Inguinal Disruption (aka Sports Hernia)


14776743_sWhat is it?
An inguinal disruption is when abdominals or associated tendons and surrounding ligaments experience a sprain or tear. Completely unrelated to a hernia associated with intestinal bulging and therefor an attempt is being made to change the common name from sports hernia to inguinal disruption or athletic pubalgia.

Mechanism of injury:
Acute injuries occur with an aggressive twisting and extending maneuver of the trunk and lower body such as kicking a soccer ball or a slap shot in hockey. Chronic injuries occur over time and may not be associated with a specific injury.

Modifiable contributing factors:
• Strength imbalances between the abdominals and lower legs
• Flexibility imbalances between the hip flexors, adductor’s, glutes and hamstrings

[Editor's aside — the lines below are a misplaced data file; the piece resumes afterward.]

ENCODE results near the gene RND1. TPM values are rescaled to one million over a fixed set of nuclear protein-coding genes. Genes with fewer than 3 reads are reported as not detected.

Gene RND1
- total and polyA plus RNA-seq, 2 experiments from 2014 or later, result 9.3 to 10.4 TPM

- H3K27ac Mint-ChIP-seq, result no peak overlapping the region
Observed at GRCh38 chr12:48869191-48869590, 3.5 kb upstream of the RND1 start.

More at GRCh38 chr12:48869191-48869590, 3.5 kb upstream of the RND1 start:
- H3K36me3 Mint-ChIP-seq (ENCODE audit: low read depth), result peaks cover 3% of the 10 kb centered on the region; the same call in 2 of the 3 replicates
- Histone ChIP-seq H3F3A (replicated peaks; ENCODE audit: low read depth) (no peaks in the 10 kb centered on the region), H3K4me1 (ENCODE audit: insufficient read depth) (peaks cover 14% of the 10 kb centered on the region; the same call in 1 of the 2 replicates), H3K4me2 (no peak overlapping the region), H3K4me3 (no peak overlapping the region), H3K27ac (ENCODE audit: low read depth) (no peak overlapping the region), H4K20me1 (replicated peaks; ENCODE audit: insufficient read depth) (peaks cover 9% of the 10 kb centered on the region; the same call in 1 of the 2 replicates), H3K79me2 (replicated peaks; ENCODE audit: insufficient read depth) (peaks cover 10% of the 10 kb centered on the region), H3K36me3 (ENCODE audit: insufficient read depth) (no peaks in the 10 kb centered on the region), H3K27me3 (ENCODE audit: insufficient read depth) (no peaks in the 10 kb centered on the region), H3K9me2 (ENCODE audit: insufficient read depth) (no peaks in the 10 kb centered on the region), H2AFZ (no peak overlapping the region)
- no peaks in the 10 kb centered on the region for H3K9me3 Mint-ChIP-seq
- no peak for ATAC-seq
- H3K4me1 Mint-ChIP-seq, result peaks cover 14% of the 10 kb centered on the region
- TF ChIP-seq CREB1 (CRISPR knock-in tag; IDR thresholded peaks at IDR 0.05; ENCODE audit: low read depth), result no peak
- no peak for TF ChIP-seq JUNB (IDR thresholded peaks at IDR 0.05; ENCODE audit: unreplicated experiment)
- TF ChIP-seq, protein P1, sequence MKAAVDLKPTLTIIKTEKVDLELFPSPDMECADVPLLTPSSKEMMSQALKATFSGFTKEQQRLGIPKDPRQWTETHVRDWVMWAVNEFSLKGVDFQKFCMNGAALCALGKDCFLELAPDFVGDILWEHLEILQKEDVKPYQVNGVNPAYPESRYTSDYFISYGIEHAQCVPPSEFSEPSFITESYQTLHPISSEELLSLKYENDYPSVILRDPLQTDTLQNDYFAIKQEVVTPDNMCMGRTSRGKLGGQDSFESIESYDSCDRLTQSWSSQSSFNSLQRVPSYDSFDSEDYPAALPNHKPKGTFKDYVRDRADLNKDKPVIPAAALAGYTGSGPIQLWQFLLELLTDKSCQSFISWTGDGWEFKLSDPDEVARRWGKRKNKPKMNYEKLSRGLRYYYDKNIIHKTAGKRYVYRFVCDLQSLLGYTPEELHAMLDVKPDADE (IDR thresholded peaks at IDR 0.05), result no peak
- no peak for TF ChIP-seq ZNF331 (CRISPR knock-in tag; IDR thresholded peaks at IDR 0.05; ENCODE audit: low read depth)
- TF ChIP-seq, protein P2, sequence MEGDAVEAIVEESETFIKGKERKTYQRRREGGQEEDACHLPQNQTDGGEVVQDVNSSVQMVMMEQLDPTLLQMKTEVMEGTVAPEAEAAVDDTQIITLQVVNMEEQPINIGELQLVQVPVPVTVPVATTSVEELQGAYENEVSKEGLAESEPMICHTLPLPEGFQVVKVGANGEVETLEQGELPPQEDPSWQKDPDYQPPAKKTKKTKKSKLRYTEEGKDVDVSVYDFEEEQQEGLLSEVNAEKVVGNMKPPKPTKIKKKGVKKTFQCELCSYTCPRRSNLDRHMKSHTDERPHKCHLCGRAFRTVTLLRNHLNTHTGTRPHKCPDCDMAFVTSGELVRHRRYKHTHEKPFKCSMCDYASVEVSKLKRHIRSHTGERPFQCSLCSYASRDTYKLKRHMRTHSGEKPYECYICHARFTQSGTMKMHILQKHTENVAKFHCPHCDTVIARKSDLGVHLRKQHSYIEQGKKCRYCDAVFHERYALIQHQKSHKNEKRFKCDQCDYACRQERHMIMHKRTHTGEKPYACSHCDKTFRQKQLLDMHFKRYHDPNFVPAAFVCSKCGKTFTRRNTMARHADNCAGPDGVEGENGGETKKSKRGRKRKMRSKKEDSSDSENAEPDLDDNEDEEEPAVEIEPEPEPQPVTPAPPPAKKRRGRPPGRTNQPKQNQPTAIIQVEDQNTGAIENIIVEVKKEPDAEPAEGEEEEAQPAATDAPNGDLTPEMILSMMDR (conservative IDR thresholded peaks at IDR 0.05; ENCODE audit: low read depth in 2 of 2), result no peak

• Leg length discrepancy (with a shoe lift)
• Decreased rotational mobility in either hip or low back
• Sudden re-exposure to specific sports

• Hip impingement (either CAM (from the femoral head) or pincer (from the acetabulum on the pelvis))
• Pre-existing labral tears
• Age

What does it feel like?
Pain in the inguinal region (lower abdominals into the groin) that is worsened with coughing, sneezing, physical activity, or sudden movements. Pain usually subsides quickly but return upon return to physical activity.

Help yourself:
Diagnosis is made with an MRI or CT scan. Modifiable contributing factors can be worked on while a small tear heals on its own. Larger tears with require surgery and physical therapy following.


Cassie Butts, DPT
ProSport Physical Therapy & Performance
2777 Bristol Street, Suite B Costa Mesa, CA 92626


1. Ekçi, B. & Beyzadeoglu, T. 2014. Groin pain in athletes – sports hernia and osteitis pubis. In: Canonico, S. (ed.) Inguinal Hernia [online]. Intech. 111-123 Available: [Accessed 5/13/2016].
2. Munegato et al., “Sports Hernia and Femoroacetabular impingement in athletes: A systematic review”. World Journal of Clinical Cases. 3(9) 2015 Sep 16; pg 823-830.


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